Megalomania + Kleptomania
Nepal needs to urgently upgrade its aviation gateway. Year after year, Kathmandu's airport has had the dubious distinction of being voted among the top ten worst in the world. Cosmetic improvements have been made lately, but the country's only international airport is plagued with mismanagement and is a known den for smugglers, traffickers and extortionists.
A $100 million ADB-funded project to increase the airport’s capacity has been mired in corruption. Even the modest first phase to expand the present terminal is five years behind schedule because of a dispute between the Spanish contractor and the government.
The only runway is a wreck, operations are frequently halted at peak hour to patch potholes, leading to delays and cancellations. Despite such shoddy and inadequate infrastructure, Kathmandu has the highest landing and ground handling fees in the world, and the most expensive aviation fuel.
Increase in traffic has led to monstrous congestion at both the arrival and departure concourses. Matters become much worse in winter when poor visibility due to proximity to a highly polluted urban core delays flights. Planes are put on hold in the air for hours.
The pressure on Kathmandu was supposed to ease with the construction of two other international airports at Bhairawa and Pokhara. Bhairawa is supposed to serve as a direct gateway to Lumbini, and will have a new terminal building and longer runway to accommodate larger jets. But the $70 million ADB project is delayed because the sub-contractors were conmen. It will now be completed in 2020.
The saga of Pokhara’s new international airport spans four decades. It finally got a go-ahead with a loan from China Exim Bank, but the final inflated price tag of $305 million is suspicously high, and has a whiff of kickbacks in high places.
All these delays have convinced many in government and business of the urgent need of a mega airport in Nijgad in the plains 75km south of Kathmandu. A detailed design by the Korean Landmark Worldwide company envisages two parallel runways 3,600m long, world-class terminal building, aprons, hangars and even an adjoining aeropolis. Tourism Minister Rabindra Adhikari calls it a “game changer”.
Read also: Economy & ecology of Nijgad airport, Om Astha Rai
Up to 2.4 million trees would be cut to accommodate the 80 sq km airport. London’s Heathrow is only 12.14 sq km. Most of the site is covered in dense jungle, the last remaining primary forest in the eastern Tarai and an important corridor for wildlife migration. The government has promised to plant 25 trees for every one cut, and resettle the 7,000 people who will be displaced, but few believe that.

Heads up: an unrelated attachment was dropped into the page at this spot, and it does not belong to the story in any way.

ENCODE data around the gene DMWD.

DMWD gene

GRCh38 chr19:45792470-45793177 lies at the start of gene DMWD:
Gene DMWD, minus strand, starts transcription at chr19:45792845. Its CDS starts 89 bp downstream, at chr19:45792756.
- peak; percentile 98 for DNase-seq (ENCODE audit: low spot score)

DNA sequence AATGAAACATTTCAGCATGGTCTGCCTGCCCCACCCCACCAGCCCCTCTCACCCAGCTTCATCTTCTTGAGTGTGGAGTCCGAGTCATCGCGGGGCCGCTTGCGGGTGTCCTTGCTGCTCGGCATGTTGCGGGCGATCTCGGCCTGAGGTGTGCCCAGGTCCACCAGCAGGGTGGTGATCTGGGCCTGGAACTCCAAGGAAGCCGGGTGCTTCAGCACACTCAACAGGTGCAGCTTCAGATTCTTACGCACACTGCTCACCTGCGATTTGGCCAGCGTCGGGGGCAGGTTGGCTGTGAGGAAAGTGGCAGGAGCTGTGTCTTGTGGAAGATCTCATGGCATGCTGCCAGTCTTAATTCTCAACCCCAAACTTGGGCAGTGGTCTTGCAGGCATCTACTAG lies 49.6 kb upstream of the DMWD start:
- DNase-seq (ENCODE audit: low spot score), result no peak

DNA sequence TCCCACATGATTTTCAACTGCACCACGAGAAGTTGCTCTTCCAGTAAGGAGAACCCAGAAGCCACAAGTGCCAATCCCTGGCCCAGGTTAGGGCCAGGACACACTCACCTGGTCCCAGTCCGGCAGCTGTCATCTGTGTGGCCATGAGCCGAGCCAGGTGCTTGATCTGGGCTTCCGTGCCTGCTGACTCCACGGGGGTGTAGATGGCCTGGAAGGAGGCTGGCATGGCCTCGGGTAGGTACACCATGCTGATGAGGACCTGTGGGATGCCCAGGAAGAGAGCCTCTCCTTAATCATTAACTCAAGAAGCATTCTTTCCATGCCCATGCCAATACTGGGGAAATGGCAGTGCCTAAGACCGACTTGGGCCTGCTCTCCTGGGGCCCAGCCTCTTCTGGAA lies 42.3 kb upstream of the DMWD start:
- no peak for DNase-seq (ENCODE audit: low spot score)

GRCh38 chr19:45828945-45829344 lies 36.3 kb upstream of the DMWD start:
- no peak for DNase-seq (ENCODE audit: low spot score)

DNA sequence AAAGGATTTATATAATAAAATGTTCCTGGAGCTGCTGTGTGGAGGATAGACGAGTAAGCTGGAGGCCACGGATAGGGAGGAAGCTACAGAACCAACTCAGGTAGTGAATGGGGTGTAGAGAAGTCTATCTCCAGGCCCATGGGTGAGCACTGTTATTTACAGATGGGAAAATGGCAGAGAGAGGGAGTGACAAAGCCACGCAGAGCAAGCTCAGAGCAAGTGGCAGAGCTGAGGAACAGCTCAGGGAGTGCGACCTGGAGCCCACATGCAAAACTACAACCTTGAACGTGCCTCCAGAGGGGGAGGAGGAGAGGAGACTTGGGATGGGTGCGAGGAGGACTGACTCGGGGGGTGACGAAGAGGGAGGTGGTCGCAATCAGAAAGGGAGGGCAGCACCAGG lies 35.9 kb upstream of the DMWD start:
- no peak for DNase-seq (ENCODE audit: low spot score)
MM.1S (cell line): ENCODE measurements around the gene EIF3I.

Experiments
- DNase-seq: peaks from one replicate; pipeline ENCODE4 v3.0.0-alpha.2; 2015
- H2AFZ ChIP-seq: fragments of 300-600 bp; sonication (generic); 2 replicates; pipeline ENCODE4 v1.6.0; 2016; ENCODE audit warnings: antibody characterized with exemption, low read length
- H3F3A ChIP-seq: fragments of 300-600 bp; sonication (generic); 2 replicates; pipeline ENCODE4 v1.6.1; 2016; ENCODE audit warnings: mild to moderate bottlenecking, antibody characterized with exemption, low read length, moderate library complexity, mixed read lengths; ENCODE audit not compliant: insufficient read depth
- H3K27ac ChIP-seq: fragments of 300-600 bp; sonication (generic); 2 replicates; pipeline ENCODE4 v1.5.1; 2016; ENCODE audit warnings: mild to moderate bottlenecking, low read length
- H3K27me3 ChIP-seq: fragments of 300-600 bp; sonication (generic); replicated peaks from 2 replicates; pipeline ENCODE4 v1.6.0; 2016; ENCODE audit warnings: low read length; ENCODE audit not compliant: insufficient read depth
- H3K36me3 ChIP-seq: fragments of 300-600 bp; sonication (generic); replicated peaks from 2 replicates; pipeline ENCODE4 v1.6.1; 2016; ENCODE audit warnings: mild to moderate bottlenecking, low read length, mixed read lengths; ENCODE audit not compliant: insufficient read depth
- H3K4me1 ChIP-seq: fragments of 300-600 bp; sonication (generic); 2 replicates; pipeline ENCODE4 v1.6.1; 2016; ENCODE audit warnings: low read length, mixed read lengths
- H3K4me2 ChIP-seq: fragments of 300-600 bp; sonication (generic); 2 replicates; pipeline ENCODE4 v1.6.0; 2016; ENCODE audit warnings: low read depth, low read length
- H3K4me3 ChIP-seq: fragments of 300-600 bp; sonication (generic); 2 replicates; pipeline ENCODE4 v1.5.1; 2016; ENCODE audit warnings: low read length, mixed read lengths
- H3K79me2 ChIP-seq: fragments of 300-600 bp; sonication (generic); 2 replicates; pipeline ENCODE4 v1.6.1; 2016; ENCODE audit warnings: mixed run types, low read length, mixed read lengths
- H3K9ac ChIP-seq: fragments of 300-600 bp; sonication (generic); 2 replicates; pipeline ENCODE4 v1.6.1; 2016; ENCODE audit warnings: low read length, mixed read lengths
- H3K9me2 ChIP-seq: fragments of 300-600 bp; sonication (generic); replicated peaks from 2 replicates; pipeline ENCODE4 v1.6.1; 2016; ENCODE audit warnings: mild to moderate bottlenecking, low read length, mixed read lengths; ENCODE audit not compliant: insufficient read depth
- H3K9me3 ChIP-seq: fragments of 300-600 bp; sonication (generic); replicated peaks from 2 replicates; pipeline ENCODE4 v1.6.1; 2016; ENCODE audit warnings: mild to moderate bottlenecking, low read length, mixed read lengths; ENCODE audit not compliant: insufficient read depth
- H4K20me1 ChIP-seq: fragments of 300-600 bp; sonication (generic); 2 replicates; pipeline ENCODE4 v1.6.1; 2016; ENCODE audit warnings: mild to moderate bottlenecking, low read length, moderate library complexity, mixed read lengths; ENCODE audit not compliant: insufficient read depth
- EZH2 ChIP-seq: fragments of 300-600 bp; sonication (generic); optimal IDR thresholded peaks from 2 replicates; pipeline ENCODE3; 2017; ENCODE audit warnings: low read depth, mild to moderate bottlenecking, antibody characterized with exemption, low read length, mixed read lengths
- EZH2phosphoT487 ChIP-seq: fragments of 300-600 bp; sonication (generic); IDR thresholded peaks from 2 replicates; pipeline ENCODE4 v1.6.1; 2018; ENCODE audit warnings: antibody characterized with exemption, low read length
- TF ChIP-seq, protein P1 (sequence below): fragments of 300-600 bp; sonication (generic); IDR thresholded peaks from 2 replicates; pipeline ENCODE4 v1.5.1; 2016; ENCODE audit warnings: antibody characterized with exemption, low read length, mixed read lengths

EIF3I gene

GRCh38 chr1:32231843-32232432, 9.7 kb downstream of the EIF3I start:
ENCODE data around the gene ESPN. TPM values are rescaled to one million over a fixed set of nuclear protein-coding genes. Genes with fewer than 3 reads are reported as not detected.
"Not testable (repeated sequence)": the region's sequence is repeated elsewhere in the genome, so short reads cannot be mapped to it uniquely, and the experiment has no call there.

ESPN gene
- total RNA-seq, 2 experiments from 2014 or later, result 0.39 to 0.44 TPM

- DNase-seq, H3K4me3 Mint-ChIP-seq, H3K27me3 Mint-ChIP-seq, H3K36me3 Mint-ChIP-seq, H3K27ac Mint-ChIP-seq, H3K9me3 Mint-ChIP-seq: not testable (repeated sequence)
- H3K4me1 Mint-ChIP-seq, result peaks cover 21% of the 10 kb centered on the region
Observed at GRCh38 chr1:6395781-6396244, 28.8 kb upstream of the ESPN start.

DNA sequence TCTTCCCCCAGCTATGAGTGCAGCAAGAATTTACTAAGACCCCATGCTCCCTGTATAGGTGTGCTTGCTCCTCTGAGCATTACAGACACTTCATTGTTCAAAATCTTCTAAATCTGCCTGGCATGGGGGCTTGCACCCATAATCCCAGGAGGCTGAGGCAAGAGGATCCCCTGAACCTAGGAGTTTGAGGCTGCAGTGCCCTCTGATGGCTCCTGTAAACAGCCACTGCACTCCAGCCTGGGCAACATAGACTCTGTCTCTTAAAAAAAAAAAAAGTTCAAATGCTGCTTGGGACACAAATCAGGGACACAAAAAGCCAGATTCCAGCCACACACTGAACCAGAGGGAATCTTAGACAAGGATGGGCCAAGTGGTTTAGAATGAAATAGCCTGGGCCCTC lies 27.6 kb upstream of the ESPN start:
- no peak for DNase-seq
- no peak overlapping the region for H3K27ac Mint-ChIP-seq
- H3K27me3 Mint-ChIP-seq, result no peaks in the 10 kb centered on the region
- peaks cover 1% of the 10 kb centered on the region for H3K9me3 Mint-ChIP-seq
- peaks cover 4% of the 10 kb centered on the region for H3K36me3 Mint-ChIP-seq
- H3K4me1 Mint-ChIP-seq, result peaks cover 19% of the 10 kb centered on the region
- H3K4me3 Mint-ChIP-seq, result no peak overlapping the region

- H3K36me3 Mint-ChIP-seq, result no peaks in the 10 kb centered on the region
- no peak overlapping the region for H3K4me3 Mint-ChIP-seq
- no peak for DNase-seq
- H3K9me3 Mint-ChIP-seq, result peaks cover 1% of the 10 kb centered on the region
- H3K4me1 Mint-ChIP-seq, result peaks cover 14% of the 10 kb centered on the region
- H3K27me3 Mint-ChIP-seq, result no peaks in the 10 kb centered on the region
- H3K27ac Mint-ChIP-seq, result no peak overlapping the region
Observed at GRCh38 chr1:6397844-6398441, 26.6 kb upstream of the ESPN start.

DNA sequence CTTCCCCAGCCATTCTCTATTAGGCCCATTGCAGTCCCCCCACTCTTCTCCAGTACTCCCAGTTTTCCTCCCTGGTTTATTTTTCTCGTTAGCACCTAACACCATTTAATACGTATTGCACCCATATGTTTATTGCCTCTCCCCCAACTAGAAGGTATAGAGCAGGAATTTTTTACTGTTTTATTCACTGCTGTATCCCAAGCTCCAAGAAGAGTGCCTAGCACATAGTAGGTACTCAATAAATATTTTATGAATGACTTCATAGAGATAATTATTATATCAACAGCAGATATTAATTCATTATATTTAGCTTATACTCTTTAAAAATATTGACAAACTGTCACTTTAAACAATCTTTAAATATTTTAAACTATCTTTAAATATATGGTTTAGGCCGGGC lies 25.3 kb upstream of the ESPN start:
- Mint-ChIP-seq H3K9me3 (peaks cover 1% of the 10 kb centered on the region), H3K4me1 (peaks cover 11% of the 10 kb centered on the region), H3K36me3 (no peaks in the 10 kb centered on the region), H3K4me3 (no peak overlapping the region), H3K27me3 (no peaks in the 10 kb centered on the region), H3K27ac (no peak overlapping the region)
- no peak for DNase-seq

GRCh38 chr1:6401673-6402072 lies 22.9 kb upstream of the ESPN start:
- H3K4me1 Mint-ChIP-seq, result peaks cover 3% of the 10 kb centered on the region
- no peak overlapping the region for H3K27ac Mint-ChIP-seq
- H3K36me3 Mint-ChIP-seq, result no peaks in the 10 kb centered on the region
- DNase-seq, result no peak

Although the ecological rationale has caught the people’s attention, the much more convincing argument against Nijgad is actually economic. As a Nepali Times investigation in June showed, there are serious questions about the viability of such a gargantuan airport.
The hub-and-spoke model in international aviation is now obsolete with the rise of a new generation of ultra-long range airliners which can fly point-to-point nonstop for up to 20 hours. Instead of putting all our eggs in one basket with an expensive, over-sized airport, it makes much more economic sense to decentralise and improve Kathmandu, Pokhara and Bhairawa and upgrade Biratnagar or Dhangadi to international airports as passenger demand grows.
And why should the government be in such a tearing hurry to chop down 250,000 trees right away for a project that has not even been finalised, investors have not shown any interest yet (and it is doubtful they ever will)? For a soft state with such high levels of corruption, impunity, mismanagement and poor record of implementation, Nijgad is not just a white elephant, it will be a white dinosaur.
Just to put it in perspective: Nijgad is 12 times more expensive than the mammoth Melamchi Project that is 20 years behind schedule, and its total cost represents half of Nepal’s annual budget.
Another story in this edition on the helicopter rescue scam that threatens to undermine Nepal’s tourism industry is symptomatic of just how deep the rot is. Insurance fraud by powerful businesses enjoying political protection does not give us much confidence that a $6.7 million project will ever take off.
In fact, Nijgad is now looking more and more like a logging concession than an airport project. Megalomania and kleptomania make a lethal combination.
10 years ago this week
After he was elected in 2008, the former Maoist supremo ‘Prachanda’ Pushpa Kamal Dahal became Prime Minister and made a trip to New Delhi. He showed his pragmatic side by charming the Indians and telling them what they wanted to hear. Nepali Times columnist Prashant Jha wrote this in his column ‘Plain Speaking’ for the issue #418 of 19-25 September 2008:
NEW DELHI -- Nepal’s prime minister was a celebrity in Delhi this week. From armchair revolutionaries to national politicians to the policy elite, everyone wanted to have a glimpse of a rebel leader who is now the head of government. In a smart suit and tie, Pushpa Kamal Dahal was at his charming best. The common theme in all his speeches was: “Trust me.” And judging from the reaction, the message hit home.
He donned his free market hat, taking a business-dominated 50-member delegation and assuring representatives of Indian joint ventures in Nepal of security. He told Indian business what it needed to hear: private sector is at the heart of growth, Nepal will set up special economic zones, government is only a facilitator, we want investment.